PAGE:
The South Saskatchewan River changes character considerably after joining with the Red Deer. I have always wondered about how names are chosen for rivers, and am almost glad that the process seems to be almost entirely arbitrary. The entire stretch of the South Saskatchewan and Bow Rivers was apparently once known as the Bad River, before becoming the Bow,and finally being broken up into the current design, where the Bow and Oldman rivers join forces to become the South Saskatchewan, which eventually joins the North Saskatchewan to become, simply, the Saskatchewan River. This situation seems like a mess to me, but I doubt mapmakers will agree with my naming ideas, so there is stands.
In any case, the Red Deer has a greater force of will, although not water, than the South Saskatchewan, so its personality overshadows the other when they merge. The river becomes a braid of channels running about sandy islands which flicker in and out of existence as the latest philosophy dictates. I spent a good portion of the day wandering around in these channels, but finally found a long long sandbar which seemed a good place to stop.
There was driftwood here, entire trees of driftwood. I realized one thing I had not done yet on this trip was build a fire. Here, any wood I claimed for my small cooking fire is not going to have a profound ecological impact, and the beach here is so large that even with the prairie wind continuing into the evening, there is no danger of starting a forest fire.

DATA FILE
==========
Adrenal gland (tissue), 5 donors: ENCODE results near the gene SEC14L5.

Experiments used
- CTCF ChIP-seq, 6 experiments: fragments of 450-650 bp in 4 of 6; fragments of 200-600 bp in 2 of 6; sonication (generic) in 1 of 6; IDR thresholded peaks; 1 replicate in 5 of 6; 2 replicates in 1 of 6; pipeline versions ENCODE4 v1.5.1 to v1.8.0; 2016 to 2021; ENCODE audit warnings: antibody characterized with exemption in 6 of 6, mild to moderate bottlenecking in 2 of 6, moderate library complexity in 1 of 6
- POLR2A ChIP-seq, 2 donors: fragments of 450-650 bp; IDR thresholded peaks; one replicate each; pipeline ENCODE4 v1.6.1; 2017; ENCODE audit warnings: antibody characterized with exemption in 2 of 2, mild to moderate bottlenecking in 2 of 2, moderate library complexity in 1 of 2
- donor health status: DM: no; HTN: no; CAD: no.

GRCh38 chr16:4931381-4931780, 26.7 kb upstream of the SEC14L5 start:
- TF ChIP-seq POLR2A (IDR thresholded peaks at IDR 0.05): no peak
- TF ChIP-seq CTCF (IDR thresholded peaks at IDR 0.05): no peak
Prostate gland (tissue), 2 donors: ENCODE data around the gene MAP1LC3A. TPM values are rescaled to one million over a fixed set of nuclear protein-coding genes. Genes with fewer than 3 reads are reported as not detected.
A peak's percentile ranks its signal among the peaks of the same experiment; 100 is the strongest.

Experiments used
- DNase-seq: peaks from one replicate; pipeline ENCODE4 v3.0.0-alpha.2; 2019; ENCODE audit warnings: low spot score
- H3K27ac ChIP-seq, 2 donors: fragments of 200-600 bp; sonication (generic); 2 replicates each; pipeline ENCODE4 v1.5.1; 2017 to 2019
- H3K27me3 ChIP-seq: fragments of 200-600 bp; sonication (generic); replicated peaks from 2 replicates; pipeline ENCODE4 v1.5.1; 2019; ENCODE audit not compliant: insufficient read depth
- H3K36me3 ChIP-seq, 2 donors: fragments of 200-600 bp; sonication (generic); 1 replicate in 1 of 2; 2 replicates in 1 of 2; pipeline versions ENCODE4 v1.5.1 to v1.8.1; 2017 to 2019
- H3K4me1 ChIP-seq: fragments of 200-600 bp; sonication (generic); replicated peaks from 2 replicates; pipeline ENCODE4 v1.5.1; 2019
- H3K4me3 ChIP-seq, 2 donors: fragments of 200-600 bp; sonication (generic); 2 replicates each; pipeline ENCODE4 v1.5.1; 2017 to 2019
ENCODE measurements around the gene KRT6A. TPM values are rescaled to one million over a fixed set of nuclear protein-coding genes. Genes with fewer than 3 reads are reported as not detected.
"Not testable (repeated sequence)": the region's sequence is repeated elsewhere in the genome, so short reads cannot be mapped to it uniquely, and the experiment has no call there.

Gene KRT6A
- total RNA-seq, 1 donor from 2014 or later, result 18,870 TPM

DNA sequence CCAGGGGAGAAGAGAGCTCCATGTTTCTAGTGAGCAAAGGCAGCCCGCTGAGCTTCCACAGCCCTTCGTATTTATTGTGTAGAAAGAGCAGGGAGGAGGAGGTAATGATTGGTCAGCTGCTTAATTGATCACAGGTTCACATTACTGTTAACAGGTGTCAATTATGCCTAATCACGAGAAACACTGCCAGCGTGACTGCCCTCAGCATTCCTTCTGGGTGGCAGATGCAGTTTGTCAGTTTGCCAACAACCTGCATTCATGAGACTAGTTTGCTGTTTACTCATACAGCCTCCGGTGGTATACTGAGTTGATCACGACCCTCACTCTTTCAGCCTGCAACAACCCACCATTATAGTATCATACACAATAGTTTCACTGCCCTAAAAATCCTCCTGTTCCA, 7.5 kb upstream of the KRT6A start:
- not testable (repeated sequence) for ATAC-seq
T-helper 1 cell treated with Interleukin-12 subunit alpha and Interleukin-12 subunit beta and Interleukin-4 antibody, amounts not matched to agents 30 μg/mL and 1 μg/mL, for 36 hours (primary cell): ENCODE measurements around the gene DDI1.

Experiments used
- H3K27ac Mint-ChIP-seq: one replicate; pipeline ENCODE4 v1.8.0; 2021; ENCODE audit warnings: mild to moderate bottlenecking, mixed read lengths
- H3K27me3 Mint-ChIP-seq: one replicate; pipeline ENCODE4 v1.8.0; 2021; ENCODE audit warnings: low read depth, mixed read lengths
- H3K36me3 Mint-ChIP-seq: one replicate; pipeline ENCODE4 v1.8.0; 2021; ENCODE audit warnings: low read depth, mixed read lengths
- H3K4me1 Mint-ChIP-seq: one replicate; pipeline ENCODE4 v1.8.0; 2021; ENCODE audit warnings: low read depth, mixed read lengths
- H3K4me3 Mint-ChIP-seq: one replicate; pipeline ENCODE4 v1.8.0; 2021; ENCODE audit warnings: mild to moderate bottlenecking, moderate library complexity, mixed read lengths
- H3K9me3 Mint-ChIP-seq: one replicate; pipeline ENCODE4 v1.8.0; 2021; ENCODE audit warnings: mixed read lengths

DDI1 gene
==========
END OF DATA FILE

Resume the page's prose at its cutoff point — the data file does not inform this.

I collected branches and twigs and windblown dry mats of grasses, arranged it all into an imitation bird's nest with extra material on hand, in case of need. Stuck my lighter to it, and it went up fast. Easiest fire I ever started.
I cooked my meal on it and nearly wept at the new culinary possibilities. Eggs every morning! Baked potatoes! Well, I suppose my desires did not go far. But I resolved myself to build a fire anytime the opportunity arose.
There is something very fulfilling about a fire. About building one, cooking at one, sitting at one, staring at one. I suppose you are suddenly in touch with thousands of years of human history that your little alcohol stove had shielded you from until now.
Day 19 ended: 50*56.493N, 109*45.173W